I know it's hard to hear this, but the perpetrators of violence are victims too. They've almost certainly suffered violence and death from the streets in their own families. They almost certainly are filled with rage and hopelessness. Their empathy was sapped long ago. Research shows most victims - not the kids getting hit by stray bullets, but targeted victims - are among a relatively small circle of people in the city who are also shooters. It's like a circular firing squad out there. But these young men (and they are mostly young men, or boys) were not born that way. Emanuel seems to think they are, or simply can't wrap his head around how even the most angelic young child can grow up to be a stone-cold killer.

2. I'm Actually Going To Approvingly Excerpt From Second City Cop, Which Is Usually A Stew Of Racial, Trumpish Bitterness.

A fellow officer took his own life.

We will repeat this for the umpteenth time - there is no shame in reaching out for assistance from the Employee Assistance Program personnel. Yes, the DOJ said they're horribly undermanned for a Department the size of ours, but they do a good job, a fantastic job in many cases, helping coppers lost in the crushing darkness.

Give them a call. Please.

The first lead I wrote for the godforsaken Waterloo, Iowa Courier when I was a police reporter there many, many years ago was this, addressed to cops: "Get a life."

It sprang from a conference I attended or an expert who visited the department, I can't quite remember, and this was long before the Internet and I'm not going to dig through my print clips right now, and the point was that police officers need - like the rest of us - to work hard to balance their lives in order to protect their mental states.

Now, I have no idea what was involved in this particular suicide; perhaps it had nothing to do with the job. But Second City Cop is right (!), no one should feel shame reaching out for help. Sadly, the DOJ is apparently right, too - the CPD Employee Assistance Program is underfunded, and I bet similar programs in many workplaces are either underfunded or far less helpful than they ought to be.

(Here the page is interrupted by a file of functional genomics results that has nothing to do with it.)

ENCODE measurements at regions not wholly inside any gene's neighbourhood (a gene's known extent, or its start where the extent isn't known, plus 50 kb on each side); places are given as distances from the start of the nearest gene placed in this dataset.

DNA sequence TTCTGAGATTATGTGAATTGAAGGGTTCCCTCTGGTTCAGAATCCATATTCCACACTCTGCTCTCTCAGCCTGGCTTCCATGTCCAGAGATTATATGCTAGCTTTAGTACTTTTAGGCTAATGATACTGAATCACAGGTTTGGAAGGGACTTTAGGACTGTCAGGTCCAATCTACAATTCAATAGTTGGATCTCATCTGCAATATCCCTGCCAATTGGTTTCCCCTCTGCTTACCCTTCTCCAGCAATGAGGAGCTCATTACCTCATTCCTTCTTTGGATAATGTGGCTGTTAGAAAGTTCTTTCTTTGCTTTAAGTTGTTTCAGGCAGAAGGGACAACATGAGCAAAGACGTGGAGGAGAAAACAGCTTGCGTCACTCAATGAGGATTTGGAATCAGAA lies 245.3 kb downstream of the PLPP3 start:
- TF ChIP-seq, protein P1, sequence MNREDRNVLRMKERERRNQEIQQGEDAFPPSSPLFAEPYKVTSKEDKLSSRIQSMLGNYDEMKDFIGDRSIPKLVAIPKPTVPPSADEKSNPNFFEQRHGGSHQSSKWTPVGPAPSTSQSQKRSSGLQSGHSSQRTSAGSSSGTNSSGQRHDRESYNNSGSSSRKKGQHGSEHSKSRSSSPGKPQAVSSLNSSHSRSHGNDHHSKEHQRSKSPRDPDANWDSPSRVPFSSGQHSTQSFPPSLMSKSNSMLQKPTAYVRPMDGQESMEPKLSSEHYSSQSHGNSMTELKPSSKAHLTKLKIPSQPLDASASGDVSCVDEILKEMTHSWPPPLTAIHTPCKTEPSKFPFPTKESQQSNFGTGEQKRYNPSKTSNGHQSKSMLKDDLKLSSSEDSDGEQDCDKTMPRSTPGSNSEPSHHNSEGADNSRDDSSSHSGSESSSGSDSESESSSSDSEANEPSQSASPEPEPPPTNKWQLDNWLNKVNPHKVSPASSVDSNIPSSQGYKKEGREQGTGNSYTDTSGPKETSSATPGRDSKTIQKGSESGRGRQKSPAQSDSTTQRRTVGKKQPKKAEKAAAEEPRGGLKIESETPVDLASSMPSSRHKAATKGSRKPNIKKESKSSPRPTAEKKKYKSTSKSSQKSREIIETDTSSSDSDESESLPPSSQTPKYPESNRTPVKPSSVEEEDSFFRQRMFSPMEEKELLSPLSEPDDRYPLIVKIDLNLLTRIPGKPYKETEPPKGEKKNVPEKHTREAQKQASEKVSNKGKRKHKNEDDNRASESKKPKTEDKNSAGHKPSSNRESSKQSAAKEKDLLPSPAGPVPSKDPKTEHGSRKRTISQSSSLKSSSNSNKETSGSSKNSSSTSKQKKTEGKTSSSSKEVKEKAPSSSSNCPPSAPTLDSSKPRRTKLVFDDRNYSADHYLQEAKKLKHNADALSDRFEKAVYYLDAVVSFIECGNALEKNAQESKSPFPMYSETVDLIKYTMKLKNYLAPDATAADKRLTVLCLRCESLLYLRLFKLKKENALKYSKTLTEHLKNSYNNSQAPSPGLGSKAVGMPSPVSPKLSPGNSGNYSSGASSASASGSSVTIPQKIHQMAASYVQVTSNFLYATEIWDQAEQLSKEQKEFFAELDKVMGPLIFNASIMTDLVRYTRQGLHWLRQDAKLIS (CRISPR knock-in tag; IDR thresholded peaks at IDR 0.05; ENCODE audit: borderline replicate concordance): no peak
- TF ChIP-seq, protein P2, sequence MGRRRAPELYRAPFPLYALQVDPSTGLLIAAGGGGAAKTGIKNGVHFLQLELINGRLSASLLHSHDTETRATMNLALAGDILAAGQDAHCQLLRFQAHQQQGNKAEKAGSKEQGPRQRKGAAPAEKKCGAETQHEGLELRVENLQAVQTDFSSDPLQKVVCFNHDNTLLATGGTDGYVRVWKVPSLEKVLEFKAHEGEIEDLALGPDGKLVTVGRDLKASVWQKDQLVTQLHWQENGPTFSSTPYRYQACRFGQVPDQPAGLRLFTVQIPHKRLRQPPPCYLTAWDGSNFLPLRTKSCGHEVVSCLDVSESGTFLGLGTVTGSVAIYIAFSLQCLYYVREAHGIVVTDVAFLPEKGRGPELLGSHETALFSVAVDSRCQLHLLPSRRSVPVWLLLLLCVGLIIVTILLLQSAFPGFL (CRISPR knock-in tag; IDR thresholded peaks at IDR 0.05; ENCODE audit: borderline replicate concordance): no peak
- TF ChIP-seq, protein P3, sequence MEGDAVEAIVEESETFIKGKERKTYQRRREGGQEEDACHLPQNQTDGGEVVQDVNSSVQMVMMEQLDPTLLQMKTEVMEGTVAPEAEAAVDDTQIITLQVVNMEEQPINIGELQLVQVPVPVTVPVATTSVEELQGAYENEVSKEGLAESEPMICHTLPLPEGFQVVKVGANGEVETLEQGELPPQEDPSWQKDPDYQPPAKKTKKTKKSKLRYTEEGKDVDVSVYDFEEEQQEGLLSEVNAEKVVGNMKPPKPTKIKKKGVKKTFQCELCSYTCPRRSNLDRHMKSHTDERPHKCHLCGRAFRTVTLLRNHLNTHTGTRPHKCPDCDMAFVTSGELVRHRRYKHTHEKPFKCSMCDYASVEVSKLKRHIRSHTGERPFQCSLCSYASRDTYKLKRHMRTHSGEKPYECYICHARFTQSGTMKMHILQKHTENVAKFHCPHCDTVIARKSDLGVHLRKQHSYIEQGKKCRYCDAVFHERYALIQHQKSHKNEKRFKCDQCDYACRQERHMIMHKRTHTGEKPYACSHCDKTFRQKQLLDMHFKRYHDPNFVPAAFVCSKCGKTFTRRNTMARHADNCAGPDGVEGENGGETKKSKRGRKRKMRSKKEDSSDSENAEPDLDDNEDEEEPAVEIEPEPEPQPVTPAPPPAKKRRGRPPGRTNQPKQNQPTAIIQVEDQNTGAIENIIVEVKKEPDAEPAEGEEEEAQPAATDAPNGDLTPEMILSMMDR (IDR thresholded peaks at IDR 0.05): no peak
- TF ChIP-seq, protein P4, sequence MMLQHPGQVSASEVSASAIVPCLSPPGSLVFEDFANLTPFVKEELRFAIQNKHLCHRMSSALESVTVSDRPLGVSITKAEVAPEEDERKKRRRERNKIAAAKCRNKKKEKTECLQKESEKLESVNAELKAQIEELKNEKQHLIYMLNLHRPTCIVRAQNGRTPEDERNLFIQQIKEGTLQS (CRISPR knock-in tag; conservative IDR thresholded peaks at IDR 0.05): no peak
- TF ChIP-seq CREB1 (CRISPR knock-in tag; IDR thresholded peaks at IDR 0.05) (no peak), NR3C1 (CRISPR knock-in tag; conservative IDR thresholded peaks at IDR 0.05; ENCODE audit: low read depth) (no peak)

As a related aside, I've never sought out such help in the workplace, but I once sought help from the human resources department in one workplace to try to sort out an odd, sudden and unempathetic turn in my relationship with an editor I had theretofore worked hard to get along with and build a productive relationship with for years. I was warned by a colleague that "human resources is not your friend," but I plunged ahead anyway, with the best of intentions with, truthfully, reason on my side, as well as a willingness to work things out that my editor didn't seem to have. My colleague was right: human resources was not my friend. I often wondered then, and now looking back, if there was some backchannel communications they had, or if the natural tendency of human resources is to side with "management" regardless of the scenario (of course it is!). There's a profession that needs to take a hard look at itself. (I just remembered, I once produced a newsletter for a large human resources association.)

Anyway, the connection between these first two items is empathy and compassion. We need much more of both.

(I guess this is why the late Paul Green, whom I enjoyed a great deal despite his apologetics for the Machine, and everything that came with it, joked that he called my website Preachwood. That was a good one, and I chuckled at it, but who was the real cynic between us? To his credit, he did adapt my The Case Against Daley for use as a chapter in his book The Mayors: The Chicago Political Tradition, though; that's something I will always be grateful for.)

3. Public Money Goes To Private Lottery Firm's Secretive Advisory Board.

This article requires a full read; I can't do it justice here except to point out the secret players in the game. Read it and weep:

* Dick Devine, a former Cook County state's attorney and the board's first chair.

* Sharon Gist Gilliam, a former Chicago Housing Authority director.

* David Gupta, a technology entrepreneur and longtime donor to state and local politicians.

* Karen Hasara, a former state lawmaker and Springfield mayor.

* Manuel "Manny" Sanchez, a Chicago attorney and political fundraiser.

* Rufus Williams, a former Chicago Public Schools board president.

* . . . Lori Montana, a political fundraiser who previously ran the lottery and served as the board's chair after Devine.

Now go read the whole thing.


The Weekend In Chicago Rock
Featuring: Jain, The Amazing Heeby Jeebies, Son Volt, Hymen Moments, Anthrax, Kris Kristofferson, Adrian Belew Power Trio, Fishbone, Voodoo Glow Skulls, Tyler Childers, and A Simple Plan.



Did Obama Blow It On The Russia Hacking? (Hint: Of course he did; same old gutless self.)


Chicago Lawyer's Suicide Trial Highlights Anxiety In Big Law Mergers. (Yeah, probably a lot of other things going on, too, and I wouldn't blame antidepressants.)


A sampling.



The Beachwood Tronc Line: Don't go missing.


Posted on April 4, 2017

MUSIC - Chief Keef Changed The Industry.
TV - Vizio's Best Product Is You.
POLITICS - UIC: Soda Taxes Work.
SPORTS - More McCaskey Malpractice.

BOOKS - All About Poop.


Search The Beachwood Reporter

Subscribe To Our Newsletter

Follow BeachwoodReport on Twitter

Beachwood Radio!